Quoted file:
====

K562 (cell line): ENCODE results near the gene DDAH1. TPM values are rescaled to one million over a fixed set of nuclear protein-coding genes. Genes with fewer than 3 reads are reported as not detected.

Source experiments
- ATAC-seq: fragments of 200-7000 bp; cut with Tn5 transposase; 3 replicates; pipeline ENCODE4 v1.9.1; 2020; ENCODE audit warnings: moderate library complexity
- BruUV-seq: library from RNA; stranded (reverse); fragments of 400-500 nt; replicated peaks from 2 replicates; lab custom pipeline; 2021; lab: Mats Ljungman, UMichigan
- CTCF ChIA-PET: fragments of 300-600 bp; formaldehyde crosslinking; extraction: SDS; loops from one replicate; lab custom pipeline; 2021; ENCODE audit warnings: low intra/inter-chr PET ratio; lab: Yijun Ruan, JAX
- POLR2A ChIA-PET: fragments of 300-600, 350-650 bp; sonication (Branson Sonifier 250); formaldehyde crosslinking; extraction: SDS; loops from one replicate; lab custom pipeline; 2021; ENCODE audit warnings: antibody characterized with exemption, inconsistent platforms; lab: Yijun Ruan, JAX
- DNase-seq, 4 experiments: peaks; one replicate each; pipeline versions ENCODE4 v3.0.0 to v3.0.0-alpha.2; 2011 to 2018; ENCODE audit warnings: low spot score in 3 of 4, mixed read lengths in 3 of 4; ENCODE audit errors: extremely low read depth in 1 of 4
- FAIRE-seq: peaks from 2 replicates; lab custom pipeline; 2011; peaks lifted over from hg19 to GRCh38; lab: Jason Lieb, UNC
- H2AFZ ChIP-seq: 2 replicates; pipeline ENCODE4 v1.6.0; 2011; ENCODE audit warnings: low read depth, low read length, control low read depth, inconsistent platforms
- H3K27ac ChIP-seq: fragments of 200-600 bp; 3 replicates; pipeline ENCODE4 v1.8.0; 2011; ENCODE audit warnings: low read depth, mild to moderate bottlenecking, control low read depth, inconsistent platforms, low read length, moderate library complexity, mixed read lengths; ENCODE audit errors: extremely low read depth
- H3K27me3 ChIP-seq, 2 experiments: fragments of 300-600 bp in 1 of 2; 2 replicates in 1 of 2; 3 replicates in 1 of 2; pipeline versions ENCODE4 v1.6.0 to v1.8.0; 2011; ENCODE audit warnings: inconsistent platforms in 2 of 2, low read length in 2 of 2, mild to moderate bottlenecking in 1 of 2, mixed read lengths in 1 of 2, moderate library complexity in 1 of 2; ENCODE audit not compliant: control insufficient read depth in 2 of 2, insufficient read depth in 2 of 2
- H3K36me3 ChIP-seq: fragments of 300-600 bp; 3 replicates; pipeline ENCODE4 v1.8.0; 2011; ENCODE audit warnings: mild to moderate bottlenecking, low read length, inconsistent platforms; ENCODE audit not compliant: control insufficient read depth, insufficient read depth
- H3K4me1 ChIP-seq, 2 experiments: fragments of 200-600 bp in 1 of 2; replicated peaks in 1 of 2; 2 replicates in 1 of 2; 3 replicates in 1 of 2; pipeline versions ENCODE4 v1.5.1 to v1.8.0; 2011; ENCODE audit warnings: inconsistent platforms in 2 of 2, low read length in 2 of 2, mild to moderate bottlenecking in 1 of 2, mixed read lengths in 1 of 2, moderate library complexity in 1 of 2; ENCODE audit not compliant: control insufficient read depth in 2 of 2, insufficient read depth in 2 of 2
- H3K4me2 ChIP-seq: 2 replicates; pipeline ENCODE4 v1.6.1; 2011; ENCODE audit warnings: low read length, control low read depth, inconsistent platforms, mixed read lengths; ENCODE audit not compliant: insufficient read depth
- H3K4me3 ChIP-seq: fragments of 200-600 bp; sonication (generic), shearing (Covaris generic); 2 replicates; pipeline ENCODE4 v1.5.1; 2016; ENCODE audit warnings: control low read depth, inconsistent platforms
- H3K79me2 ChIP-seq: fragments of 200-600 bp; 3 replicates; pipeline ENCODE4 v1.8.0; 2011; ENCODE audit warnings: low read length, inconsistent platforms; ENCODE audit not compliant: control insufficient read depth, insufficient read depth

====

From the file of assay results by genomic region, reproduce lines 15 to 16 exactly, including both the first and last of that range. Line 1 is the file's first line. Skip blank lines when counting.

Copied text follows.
- H3K4me3 ChIP-seq: fragments of 200-600 bp; sonication (generic), shearing (Covaris generic); 2 replicates; pipeline ENCODE4 v1.5.1; 2016; ENCODE audit warnings: control low read depth, inconsistent platforms
- H3K79me2 ChIP-seq: fragments of 200-600 bp; 3 replicates; pipeline ENCODE4 v1.8.0; 2011; ENCODE audit warnings: low read length, inconsistent platforms; ENCODE audit not compliant: control insufficient read depth, insufficient read depth